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Jesus, Marriage & The Family Part IV

Question: Why does Jesus not specifically address parenting in all of His teaching?

You may have noticed that while Jesus specifically speaks to marriage and to the tension of honoring and hating our parents, He does not speak specifically to parenting one's children. Here are some thoughts on this issue:


First, just because Jesus did not specifically teach about parenting, this does not at all infer that He was not passionate about the proper and righteous parenting of all children. There is no biblical record of John the Baptist teaching about parenting, but Luke 1:17 clearly states that one of the primary purposes of his ministry was to “….turn the hearts of the Fathers back to the children…”. Here is vs. 17 in full, "It is he who will go as a forerunner before Him (Jesus) in the spirit and power of Elijah, TO TURN THE HEARTS OF THE FATHERS BACK TO THE CHILDREN, and the disobedient to the attitude of the righteous, so as to make ready people prepared for the Lord." This is an obvious partial fulfillment of and reference to Malachi 4:5,6, "Behold, I am going to send you Elijah the prophet before the coming of the great and terrible day of the Lord. He will restore the hearts of the fathers to their children and the hearts of the children to their fathers, so that I will come and smite the land with a curse." Jesus also fulfilled this prophecy. And I believe many others have since and will increasingly before the Lord returns.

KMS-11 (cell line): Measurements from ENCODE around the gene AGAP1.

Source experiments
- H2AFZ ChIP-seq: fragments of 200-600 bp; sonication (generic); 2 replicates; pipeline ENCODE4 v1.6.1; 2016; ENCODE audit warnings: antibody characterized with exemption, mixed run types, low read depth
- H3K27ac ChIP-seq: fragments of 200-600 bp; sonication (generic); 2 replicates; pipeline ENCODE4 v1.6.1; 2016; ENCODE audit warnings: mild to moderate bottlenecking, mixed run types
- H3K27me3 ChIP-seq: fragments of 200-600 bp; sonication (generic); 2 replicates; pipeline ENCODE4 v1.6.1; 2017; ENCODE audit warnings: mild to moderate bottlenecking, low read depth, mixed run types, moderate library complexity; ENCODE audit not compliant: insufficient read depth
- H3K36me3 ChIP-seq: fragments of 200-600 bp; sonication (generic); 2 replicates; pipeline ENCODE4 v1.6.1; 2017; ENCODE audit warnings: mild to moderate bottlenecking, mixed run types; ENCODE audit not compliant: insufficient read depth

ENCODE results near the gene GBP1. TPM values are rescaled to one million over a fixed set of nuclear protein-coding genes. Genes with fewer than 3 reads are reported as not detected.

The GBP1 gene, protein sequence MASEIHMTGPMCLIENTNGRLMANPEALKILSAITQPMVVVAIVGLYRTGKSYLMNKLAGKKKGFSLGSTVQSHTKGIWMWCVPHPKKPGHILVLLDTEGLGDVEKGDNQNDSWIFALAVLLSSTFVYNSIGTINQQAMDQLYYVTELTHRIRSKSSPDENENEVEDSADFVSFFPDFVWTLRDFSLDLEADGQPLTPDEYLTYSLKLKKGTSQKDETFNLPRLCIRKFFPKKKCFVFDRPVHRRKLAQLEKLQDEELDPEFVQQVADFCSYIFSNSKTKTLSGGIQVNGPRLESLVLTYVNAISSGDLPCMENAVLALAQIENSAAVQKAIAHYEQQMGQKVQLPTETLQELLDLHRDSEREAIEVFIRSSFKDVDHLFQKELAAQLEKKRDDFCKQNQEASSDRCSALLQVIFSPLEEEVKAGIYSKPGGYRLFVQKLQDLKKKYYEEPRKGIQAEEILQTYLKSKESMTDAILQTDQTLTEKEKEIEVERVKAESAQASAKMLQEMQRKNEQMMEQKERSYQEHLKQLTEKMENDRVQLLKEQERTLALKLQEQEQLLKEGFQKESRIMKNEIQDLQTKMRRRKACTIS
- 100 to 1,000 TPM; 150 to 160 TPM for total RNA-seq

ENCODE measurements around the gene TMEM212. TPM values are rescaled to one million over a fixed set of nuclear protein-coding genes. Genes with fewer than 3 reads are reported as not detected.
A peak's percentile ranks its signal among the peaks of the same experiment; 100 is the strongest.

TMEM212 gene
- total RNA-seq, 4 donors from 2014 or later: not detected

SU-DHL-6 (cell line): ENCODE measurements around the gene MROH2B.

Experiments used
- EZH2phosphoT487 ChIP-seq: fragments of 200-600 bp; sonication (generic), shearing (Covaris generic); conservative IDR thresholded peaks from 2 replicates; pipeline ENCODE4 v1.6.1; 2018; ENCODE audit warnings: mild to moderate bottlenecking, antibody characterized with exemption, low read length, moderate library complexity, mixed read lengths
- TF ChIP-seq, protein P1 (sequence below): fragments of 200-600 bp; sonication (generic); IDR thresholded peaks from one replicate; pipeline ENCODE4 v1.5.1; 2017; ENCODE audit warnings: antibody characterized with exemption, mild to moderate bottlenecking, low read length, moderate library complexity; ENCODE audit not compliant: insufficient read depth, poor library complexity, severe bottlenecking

Both John and Jesus were always going for root and foundational issues. They weren’t going to waste time on “Ten ways to raise a happy child” when the parents they were ministering to had no spiritual capacity (yet) to carry out such well meaning parenting practices.

Let’s look at a long passage that illustrates this. In Mark 9 Jesus had taken three of His disciples up on a mountain where He was transfigured before their eyes (vs. 1-8). On the way down they had a discussion related to what had happened on the mountain (vs. 9-13). When they returned to the other 9 disciples and the large crowd that had formed, they discovered some turbulence caused by a failed demon extraction/exorcism (vs. 14-18).

Jesus’s response to this disgruntled and desperate Dad is very enlightening: “And He answered them and said, “O unbelieving generation, how long shall I be with you? How long shall I put up with you? Bring him to Me!” (vs. 19).

Who is the “them”? Some think the disciples. But Jesus deals with the disciples later in the passage (vs. 28,29). I think rather He was addressing this man and his fellow citizens especially in his generation. He was addressing this man and all those in the crowd who like him felt the main problem here was ineffective disciples. That was not the main problem. The main problem was a whole generation of parents, who were on the most part walking in deep unbelief and perversion (Matthew 17:17 is the parallel passage = “…..You unbelieving and perverted generation….”). This kind of extreme demon possession of a child can only happen when the parents, uncles, grandparents, neighbors, etc., who in one way or another touch this child’s life all are living narcissistic and hedonistic lives. If that weren’t the case then they would have been able to better understand Jesus’s revelation to them that He would need to suffer for their sake’s (see vs. 30-32). If that were not the case the 12 disciples would not be wasting time arguing about which one of them was the greatest (see vs. 33,34), but instead would be looking to Him to how they could better serve along with Him – especially serving the children. But since they were absolutely oblivious to this call to servanthood starting with selflessly ministering to children, He had to bring a child into their midst to explain (see vs. 35-37).